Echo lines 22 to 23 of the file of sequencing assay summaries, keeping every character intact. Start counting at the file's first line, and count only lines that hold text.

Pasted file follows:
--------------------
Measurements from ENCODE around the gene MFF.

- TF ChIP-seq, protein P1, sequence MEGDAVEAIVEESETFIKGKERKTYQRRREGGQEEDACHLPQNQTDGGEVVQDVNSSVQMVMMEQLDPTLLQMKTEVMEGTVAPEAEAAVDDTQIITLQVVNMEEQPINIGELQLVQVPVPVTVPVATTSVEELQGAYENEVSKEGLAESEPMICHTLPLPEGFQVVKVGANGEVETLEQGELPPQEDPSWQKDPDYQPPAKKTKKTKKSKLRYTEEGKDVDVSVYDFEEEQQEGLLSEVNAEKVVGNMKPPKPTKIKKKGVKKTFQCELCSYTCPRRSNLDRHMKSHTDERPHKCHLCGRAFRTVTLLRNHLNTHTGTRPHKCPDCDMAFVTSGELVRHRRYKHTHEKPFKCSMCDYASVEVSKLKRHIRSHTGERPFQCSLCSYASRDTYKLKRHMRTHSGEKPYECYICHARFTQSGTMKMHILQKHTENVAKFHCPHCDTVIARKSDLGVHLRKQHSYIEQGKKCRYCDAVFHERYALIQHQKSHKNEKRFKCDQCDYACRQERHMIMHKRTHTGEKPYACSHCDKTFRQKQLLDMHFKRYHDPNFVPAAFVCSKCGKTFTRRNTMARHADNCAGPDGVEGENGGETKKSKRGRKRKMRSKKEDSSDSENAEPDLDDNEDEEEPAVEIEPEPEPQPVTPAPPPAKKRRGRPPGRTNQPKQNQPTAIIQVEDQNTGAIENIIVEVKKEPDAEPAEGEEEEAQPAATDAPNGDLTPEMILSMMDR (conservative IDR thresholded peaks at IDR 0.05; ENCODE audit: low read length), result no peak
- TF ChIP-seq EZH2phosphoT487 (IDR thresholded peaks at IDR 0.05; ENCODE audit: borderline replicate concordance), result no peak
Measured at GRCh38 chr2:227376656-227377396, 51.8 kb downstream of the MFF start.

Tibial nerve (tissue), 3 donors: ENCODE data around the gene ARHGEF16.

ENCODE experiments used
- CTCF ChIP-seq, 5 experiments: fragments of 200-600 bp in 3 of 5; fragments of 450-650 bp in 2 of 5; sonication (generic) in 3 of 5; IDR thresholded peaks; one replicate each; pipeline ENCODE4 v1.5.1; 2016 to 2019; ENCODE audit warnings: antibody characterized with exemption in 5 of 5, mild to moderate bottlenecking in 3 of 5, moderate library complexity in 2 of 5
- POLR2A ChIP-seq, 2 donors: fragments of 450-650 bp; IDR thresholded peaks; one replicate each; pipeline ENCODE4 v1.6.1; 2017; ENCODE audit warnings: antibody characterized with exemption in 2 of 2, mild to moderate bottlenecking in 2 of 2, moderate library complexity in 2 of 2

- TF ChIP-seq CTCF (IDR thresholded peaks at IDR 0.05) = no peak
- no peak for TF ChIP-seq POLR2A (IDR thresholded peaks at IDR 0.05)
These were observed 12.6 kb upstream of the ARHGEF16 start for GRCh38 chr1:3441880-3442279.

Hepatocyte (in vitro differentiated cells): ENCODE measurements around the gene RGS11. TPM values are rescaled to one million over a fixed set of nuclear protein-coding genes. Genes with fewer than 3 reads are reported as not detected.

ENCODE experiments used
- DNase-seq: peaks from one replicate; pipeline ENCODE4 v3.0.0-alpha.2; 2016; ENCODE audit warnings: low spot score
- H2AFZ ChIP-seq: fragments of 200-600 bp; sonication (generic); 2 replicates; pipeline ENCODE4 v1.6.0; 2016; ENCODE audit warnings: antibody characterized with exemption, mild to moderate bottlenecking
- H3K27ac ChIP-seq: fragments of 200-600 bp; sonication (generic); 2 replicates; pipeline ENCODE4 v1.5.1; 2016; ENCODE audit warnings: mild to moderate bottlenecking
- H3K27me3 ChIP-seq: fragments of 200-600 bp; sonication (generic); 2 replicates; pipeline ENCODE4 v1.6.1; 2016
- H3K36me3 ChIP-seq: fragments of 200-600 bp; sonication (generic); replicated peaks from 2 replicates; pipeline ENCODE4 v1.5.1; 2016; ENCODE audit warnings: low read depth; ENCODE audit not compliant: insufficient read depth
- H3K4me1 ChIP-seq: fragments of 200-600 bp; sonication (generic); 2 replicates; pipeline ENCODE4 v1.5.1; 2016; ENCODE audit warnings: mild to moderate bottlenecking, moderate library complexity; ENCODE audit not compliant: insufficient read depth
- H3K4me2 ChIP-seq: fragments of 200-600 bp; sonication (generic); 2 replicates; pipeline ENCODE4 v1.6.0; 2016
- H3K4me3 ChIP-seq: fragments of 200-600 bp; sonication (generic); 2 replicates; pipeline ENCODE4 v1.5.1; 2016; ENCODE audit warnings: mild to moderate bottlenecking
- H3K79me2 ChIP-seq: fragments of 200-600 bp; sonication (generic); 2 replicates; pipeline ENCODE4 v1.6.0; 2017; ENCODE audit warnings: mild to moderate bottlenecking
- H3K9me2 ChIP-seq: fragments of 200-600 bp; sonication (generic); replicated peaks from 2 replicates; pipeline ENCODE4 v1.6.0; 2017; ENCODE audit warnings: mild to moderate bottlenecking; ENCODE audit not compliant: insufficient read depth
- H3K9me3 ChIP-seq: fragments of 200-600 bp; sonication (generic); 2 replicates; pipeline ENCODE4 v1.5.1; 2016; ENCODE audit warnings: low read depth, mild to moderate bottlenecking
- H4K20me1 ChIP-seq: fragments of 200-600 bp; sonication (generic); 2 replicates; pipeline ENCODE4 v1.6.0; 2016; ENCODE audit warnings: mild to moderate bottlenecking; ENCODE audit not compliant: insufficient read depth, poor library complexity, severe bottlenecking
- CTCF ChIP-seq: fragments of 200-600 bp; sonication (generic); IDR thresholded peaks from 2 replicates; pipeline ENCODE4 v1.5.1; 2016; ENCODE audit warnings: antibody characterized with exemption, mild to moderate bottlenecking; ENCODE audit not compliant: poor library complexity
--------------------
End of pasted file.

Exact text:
- H3K79me2 ChIP-seq: fragments of 200-600 bp; sonication (generic); 2 replicates; pipeline ENCODE4 v1.6.0; 2017; ENCODE audit warnings: mild to moderate bottlenecking
- H3K9me2 ChIP-seq: fragments of 200-600 bp; sonication (generic); replicated peaks from 2 replicates; pipeline ENCODE4 v1.6.0; 2017; ENCODE audit warnings: mild to moderate bottlenecking; ENCODE audit not compliant: insufficient read depth